Why? Why did this need to be so backwards and confounding? And the thing is, I’m not convinced there won’t be more in the future.

$300 is a great price for the Switch’s launch—it’s the same price as the Wii U’s basic model at launch, and it undercuts both Sony and Microsoft, which it desperately needed to do. But it’s not a real price. There are already games that won’t fit on the Switch’s internal memory, making a microSD card an essential add-on. Gamers have been largely resistant to the world’s digital future, slightly mitigating the problem here, but it’s inevitable.

Two Joy-Cons are included in the box. Anybody looking for more players or a more traditional controller experience will need to shell out extra money for additional Joy-Cons or for a Pro Controller. The Joy-Con grip included in the box is not the charging version. Joy-Cons run $49.99/$79.99 for one/two. The Pro Controller is $69.99. The charging grip is $29.99. The numbers really start to add up for anybody looking for a complete, multiplayer capable experience, not to mention the almost prohibitively expensive nature of these controllers.

Many of these mis-steps might be forgivable and forgettable if Nintendo’s hardware provided the best way to play all, or almost all, of today’s best games. But that’s not the case. There’s typically third party support at launch for Nintendo consoles, but it dwindles before eventually vanishing. The Wii, and to a larger extent the Wii U, had to exist largely on the strength of Nintendo’s own games. While the strength of those titles is undeniable, it’s not enough to hold a candle to only slightly more expensive consoles that play their own exclusives AND a ton of AAA third party titles and indie games. The Switch has some third party support at and around launch, but it’s concerning.

EA has a FIFA game releasing at some point in 2017. Not its yearly FIFA title, but one made specifically for the Switch. While a console specific version of a game may sound promising, it wasn’t great for the Wii or even Sony’s PlayStation Vita. Bethesda, notably absent from past Nintendo hardware, will be releasing The Elder Scrolls V: Skyrim Special Edition on the Switch. It’s telling that it isn’t 2015’s Fallout 4 from Bethesda Game Studios, or any other titles published by Bethesda in the past couple years, such as Doom or Dishonored 2. It’s a remake of a title originally released over five years ago. Whether it’s because that’s all the Switch can handle or Bethesda wanted to play it safe, it’s telling that this is the title Bethesda chose to develop for the Switch. It’s also telling that companies like Ubisoft haven’t announced anything for the Switch.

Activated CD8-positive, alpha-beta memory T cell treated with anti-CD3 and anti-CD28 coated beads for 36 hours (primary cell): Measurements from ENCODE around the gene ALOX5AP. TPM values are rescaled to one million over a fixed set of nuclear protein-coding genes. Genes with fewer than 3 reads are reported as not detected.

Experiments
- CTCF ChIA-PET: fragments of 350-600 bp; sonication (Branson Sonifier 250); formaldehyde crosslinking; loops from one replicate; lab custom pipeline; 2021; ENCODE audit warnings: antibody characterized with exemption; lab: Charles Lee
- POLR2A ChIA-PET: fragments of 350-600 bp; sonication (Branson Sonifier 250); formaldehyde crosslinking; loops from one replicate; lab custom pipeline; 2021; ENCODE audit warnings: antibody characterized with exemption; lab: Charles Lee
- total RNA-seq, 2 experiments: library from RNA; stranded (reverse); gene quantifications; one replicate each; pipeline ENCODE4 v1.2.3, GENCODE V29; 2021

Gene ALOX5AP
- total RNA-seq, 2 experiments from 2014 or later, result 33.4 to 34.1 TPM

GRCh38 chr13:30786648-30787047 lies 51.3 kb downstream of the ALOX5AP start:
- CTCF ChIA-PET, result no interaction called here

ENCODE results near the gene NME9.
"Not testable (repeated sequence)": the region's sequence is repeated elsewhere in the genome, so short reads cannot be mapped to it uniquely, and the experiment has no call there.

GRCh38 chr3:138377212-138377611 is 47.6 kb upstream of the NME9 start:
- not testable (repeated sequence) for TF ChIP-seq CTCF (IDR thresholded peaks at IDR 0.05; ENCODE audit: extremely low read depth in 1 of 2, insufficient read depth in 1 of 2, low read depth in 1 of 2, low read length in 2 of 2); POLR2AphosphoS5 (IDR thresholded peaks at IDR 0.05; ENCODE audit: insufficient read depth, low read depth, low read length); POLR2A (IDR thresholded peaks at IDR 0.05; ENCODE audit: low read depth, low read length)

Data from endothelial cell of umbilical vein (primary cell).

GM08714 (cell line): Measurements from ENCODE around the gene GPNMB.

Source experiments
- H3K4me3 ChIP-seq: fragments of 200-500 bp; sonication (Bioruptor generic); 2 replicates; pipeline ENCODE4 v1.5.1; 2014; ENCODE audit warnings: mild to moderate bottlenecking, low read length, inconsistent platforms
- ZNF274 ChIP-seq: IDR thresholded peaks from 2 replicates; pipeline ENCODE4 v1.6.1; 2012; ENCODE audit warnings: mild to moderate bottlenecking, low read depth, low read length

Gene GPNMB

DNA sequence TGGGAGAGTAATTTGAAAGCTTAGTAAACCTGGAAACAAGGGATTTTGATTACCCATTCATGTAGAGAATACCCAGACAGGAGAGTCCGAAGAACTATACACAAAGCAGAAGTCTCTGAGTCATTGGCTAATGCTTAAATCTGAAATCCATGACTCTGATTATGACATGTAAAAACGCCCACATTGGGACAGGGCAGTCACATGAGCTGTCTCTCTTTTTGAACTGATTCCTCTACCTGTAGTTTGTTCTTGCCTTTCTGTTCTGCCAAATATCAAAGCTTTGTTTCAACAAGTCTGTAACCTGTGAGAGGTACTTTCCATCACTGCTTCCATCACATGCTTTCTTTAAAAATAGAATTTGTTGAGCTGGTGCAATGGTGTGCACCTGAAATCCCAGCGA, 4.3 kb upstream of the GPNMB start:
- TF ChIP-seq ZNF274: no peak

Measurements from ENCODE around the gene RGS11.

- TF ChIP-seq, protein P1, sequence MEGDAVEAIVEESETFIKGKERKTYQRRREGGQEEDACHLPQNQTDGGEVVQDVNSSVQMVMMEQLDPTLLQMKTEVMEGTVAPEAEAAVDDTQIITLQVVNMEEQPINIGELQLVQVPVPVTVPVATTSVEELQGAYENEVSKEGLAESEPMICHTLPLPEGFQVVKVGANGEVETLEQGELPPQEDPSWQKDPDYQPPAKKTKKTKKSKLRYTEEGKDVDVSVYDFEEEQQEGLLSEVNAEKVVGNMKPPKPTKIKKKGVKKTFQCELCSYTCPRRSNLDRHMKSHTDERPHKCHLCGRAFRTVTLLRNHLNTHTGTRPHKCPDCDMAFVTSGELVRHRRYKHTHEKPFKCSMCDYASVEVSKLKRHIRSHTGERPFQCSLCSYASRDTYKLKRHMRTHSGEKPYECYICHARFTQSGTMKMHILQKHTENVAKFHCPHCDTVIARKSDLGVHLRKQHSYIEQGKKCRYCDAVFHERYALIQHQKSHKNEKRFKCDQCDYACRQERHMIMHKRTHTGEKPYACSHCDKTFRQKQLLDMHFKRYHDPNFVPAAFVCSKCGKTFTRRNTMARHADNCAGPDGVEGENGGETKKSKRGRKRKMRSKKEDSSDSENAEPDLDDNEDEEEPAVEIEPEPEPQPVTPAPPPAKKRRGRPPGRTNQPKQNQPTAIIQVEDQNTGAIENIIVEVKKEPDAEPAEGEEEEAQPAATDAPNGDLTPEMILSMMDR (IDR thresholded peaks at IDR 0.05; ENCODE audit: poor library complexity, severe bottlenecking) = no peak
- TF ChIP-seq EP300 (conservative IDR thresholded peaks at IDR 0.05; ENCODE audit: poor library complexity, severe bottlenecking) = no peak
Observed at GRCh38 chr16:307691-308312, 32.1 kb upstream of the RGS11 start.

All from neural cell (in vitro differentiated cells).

Nintendo has tried to thrive on its own games. It’s tried to survive on them. It hasn’t done the former, and it arguably hasn’t done the latter either. Nintendo stalwarts like Mario and The Legend of Zelda will undoubtedly move units. More recent Nintendo developments like Splatoon will surely maintain interest, and maybe spur a few sales of their own. But without proper third party support and a steady stream of releases from developers and publishers from companies without Nintendo in the name, the Switch is doomed to repeat drain circled by its predecessor.

An unfinished online network won’t launch until month’s after the Switch’s release, and even then most of its features will be relegated to a smartphone app. Standard features like Netflix and other streaming services will be absent from the Switch, with the possibility of showing up down the road. Nintendo is only interested in a dedicated gaming machine, which seems like a major mistake in 2017. Potential owners, adults and children alike, have become accustomed to devices that play games and much, much more. Whether there’s a place in living rooms and backpacks for a device that only plays games for anyone other than the most hardcore Nintendo fans remains to be seen, but the negative buzz, or at least hesitance, over the Switch leading up to its launch doesn’t bode well.

Whether the Switch takes off and begins a resurgence for Nintendo or falters and continues its downfall, I wish Nintendo all the best with the launch of the Switch next week. I’ll just be watching from the sidelines.